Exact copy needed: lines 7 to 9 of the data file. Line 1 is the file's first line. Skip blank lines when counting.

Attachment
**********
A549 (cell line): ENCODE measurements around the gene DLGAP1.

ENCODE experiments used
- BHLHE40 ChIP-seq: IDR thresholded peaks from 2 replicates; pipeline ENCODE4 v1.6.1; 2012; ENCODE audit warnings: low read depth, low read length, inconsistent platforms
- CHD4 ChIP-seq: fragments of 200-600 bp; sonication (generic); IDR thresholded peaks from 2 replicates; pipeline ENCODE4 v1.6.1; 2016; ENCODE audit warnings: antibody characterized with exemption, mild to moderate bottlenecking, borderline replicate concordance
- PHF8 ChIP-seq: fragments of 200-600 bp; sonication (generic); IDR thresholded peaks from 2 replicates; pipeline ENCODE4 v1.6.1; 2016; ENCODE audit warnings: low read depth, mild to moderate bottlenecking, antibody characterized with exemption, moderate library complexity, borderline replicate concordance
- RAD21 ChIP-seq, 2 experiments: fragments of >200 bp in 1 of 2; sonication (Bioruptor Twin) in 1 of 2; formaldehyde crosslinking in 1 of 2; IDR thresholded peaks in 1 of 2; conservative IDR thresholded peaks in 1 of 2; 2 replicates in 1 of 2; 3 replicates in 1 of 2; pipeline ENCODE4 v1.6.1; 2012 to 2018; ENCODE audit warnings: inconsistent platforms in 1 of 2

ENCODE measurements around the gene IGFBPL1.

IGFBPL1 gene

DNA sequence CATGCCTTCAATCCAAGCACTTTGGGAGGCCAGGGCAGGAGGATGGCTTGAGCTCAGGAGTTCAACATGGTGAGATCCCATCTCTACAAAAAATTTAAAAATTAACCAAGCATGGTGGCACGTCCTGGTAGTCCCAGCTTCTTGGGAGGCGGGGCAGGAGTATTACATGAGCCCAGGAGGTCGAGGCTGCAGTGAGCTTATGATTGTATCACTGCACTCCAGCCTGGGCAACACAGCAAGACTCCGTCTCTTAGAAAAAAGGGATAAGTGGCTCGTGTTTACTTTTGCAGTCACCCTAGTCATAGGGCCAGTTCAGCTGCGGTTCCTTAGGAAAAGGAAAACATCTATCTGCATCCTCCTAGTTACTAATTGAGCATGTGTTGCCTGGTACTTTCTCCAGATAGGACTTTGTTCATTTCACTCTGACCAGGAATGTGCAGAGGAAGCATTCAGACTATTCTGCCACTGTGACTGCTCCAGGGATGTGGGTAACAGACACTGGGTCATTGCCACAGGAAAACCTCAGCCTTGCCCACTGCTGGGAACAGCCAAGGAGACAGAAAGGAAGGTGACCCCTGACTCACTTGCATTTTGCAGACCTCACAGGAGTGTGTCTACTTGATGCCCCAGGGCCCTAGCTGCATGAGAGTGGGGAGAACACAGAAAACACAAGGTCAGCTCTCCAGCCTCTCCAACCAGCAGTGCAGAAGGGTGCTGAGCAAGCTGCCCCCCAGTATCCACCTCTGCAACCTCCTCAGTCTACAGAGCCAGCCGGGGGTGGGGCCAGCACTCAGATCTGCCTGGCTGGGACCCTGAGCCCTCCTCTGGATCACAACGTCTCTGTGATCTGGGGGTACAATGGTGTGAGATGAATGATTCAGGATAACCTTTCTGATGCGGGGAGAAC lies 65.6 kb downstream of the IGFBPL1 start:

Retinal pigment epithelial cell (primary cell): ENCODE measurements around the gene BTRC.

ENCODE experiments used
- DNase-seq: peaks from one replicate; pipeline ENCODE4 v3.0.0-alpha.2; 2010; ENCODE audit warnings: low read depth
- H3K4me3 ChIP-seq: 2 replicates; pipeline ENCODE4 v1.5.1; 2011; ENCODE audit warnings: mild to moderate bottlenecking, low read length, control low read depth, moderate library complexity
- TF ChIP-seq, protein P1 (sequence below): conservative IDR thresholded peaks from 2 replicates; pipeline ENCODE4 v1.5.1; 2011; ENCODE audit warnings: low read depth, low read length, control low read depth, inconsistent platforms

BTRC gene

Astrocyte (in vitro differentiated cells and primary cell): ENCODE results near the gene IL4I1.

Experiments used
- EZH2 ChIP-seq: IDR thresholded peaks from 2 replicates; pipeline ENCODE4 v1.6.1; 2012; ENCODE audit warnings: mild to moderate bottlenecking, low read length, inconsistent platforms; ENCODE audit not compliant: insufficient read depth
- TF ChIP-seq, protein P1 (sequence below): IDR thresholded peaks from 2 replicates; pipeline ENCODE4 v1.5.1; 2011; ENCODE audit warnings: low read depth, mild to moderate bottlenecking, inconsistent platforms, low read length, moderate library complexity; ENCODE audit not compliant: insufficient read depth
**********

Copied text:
ENCODE measurements around the gene IGFBPL1.

IGFBPL1 gene

DNA sequence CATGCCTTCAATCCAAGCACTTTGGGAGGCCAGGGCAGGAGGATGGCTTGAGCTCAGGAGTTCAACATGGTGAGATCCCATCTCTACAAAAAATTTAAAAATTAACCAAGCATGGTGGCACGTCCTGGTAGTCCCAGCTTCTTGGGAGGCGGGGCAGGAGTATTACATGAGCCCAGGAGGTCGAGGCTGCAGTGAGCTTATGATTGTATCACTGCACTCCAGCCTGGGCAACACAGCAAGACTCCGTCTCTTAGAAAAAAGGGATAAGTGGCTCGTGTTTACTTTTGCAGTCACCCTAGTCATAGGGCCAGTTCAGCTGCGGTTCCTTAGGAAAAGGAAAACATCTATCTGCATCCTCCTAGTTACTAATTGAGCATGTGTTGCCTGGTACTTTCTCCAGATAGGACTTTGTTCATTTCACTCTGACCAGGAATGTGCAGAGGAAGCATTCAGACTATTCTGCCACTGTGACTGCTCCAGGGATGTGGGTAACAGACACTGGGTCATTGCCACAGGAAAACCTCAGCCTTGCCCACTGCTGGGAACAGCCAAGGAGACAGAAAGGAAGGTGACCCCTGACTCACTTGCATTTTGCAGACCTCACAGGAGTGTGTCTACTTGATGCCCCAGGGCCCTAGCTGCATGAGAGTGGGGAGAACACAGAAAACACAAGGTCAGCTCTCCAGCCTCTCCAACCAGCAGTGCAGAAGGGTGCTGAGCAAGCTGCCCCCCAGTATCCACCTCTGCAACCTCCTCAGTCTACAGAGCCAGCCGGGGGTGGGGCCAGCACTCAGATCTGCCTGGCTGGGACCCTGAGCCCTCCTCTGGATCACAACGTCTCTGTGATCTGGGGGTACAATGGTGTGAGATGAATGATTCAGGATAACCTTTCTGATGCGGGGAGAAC lies 65.6 kb downstream of the IGFBPL1 start: